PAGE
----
Regardless of the multifarious reasons we can hypothesize for repelling and attracting people in our lives, there still remains the simple fact that friendships dwindle with age. Our responsibilities and families restrict the time we can spend with the increasing number of individuals we may have in our lives. With phone bills on the rise and the cost of friendship being proportional to the amount of time one has, it is no wonder that we make friends from classroom, work, or online environments more so than in any other way.  

If I were to make a guess as to the future, I would say a majority of our friends will be made via the Internet. We will be surfing our interests and meet like-minded individuals who reflect our personal states of mind. We might suddenly be into refurbishing a home interior and scrolling through, when a comrade-in-nails suddenly asks the question you were hoping to post: Do nails hurt trees? Then suddenly a friendship is born. You post seventeen messages back and forth. You make an appointment for an Internet tea. They call you on SKYPE. You have the tea in your hands. LO AND BEHOLD! Your tea cups are both County Crier floral teacup designs! How could it be possible! It's destiny!! It couldn't possibly be that your searches on Amazon offered you the same interests in  Faux Florals and Candles (One-of-a-Kind Weddings), and these interests led you to the CUSTOMERS WHO BOUGHT THIS ALSO ENJOYED link to let you purchase teacups that were a product of your geographical upbringing in Miami, Florida, where floral teacups were the rage on Mother's Day in 2009 when Casa Diri's Floral Design had a sale. No! It is God at work, right?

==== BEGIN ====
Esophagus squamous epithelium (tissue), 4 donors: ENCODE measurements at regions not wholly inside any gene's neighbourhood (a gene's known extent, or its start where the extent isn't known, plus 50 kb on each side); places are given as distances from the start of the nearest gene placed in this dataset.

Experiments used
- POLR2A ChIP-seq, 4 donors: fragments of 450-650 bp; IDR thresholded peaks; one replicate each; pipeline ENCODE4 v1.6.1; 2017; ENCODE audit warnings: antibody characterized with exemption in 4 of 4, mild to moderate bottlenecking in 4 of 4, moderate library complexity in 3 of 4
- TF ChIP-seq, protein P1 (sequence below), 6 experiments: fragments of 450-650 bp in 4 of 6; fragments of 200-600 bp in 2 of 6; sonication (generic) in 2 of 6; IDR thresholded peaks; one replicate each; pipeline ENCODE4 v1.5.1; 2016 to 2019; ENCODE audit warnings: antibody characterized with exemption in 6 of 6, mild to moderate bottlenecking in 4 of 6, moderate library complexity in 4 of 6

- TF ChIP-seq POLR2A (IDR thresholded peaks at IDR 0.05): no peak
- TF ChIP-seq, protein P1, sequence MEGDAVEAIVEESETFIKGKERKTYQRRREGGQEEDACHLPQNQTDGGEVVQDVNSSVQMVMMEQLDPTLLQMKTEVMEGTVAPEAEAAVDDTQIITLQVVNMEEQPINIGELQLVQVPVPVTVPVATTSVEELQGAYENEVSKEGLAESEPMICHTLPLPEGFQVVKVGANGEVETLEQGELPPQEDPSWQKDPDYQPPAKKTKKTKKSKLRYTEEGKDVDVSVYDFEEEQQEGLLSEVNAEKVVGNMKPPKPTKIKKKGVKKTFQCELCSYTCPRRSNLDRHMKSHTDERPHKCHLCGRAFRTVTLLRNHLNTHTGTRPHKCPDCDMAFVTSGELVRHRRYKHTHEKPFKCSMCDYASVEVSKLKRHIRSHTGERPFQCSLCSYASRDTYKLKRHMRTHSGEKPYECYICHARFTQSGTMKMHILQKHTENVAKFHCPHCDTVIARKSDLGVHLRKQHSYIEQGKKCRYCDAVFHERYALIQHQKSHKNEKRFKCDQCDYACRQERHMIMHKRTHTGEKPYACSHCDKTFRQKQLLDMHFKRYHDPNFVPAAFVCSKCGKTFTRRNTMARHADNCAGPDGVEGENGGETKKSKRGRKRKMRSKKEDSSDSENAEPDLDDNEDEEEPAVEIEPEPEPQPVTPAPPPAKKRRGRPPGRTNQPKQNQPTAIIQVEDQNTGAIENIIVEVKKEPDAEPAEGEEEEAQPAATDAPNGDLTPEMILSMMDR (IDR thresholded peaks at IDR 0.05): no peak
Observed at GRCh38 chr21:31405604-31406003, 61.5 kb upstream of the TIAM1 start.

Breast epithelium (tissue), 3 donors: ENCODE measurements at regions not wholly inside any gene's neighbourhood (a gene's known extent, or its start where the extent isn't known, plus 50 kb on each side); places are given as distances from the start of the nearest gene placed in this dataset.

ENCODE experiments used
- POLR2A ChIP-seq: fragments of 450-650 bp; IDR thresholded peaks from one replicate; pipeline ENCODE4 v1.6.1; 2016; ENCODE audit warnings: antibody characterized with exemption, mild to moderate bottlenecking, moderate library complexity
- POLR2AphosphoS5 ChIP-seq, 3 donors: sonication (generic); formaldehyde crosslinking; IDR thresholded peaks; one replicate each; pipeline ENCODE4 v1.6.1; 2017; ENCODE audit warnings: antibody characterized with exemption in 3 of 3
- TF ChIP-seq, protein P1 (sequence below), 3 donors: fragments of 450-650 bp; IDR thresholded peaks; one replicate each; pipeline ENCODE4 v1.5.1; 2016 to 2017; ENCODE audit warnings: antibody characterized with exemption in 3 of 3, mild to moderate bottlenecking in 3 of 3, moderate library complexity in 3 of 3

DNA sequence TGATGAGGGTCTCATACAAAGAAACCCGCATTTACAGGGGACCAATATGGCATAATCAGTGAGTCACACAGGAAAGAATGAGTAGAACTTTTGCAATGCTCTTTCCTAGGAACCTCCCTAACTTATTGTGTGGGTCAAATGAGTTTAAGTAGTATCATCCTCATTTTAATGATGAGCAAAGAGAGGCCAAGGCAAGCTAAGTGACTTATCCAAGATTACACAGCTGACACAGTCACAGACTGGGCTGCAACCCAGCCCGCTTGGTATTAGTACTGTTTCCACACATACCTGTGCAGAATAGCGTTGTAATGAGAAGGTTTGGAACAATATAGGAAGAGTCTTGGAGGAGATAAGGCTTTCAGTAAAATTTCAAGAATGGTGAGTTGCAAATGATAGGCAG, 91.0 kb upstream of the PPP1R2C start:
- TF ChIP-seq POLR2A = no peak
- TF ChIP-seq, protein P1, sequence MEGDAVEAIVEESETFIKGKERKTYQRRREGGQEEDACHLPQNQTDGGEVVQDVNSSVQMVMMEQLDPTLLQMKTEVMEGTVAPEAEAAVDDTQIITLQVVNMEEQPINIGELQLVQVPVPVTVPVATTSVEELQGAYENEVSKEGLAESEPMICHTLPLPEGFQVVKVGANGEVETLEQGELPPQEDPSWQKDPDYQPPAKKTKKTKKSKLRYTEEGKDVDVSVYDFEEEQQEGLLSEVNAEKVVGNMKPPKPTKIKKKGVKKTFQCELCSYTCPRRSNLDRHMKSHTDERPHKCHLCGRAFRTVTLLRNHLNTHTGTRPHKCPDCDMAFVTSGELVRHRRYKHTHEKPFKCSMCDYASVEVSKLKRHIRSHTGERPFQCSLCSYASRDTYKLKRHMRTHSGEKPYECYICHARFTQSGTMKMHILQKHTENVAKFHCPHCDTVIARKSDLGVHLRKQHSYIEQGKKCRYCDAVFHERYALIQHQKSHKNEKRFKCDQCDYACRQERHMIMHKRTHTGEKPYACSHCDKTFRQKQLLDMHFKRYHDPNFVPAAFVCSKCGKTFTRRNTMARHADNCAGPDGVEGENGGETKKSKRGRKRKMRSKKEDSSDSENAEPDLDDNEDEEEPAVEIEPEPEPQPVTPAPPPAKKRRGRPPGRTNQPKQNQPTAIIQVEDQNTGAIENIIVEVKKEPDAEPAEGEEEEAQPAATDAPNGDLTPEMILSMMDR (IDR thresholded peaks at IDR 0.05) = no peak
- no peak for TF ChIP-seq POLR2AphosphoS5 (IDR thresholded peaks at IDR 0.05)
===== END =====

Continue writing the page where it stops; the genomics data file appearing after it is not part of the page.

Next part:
We are flying in all sorts of weather, but what about the original question posed by my friend: Do all relationships end badly? 

I would say relationships are a factor of our personal choices. If you want a friend, you will create an opportunity to make one. Whether this person will be open to exchanging fluids or handshakes, will be up to them; and--to a larger extent--the similar interests you might share. If you are in line with how you have been most successful at making friends, it would be in your best interest to seek out friends in those round tables associated with your interests. The Internet could be one road to take, but a workshop on screenwriting may be just as viable. In the end, you'll either continue to stay in touch as long as your schedules parallel each other, and other responsibilities/interests don't pull you away from one another.

As far as death ending all relationships, that does happen for the physical side of things. But I still remember many friends who have passed. That is how the relationship continues. I can even remember relationships with childhood chums I have since lost touch with due to life's roads and be inspired, angered, or joyed by the stick that flew in my eye from Jay's foot; or Sheba, the German Shepherd, that Lieutenant Forester kept around us kids for safety. I can remember all these moments. I can even write them down. There, on the page, and in my heart, these friendships will live.

I will talk more about love relationships tomorrow. 

No comments: